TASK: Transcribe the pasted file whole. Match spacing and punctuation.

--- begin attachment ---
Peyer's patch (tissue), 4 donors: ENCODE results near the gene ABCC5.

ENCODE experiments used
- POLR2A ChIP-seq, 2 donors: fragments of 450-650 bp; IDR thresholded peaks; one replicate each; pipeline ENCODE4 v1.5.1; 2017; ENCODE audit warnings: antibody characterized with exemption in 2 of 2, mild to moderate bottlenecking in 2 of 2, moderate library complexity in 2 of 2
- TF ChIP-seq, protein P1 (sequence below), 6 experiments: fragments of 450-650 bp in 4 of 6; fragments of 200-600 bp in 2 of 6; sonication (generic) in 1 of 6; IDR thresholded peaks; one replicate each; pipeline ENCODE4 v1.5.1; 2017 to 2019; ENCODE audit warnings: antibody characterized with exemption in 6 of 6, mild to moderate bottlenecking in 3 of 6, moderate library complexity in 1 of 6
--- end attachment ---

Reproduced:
Peyer's patch (tissue), 4 donors: ENCODE results near the gene ABCC5.

ENCODE experiments used
- POLR2A ChIP-seq, 2 donors: fragments of 450-650 bp; IDR thresholded peaks; one replicate each; pipeline ENCODE4 v1.5.1; 2017; ENCODE audit warnings: antibody characterized with exemption in 2 of 2, mild to moderate bottlenecking in 2 of 2, moderate library complexity in 2 of 2
- TF ChIP-seq, protein P1 (sequence below), 6 experiments: fragments of 450-650 bp in 4 of 6; fragments of 200-600 bp in 2 of 6; sonication (generic) in 1 of 6; IDR thresholded peaks; one replicate each; pipeline ENCODE4 v1.5.1; 2017 to 2019; ENCODE audit warnings: antibody characterized with exemption in 6 of 6, mild to moderate bottlenecking in 3 of 6, moderate library complexity in 1 of 6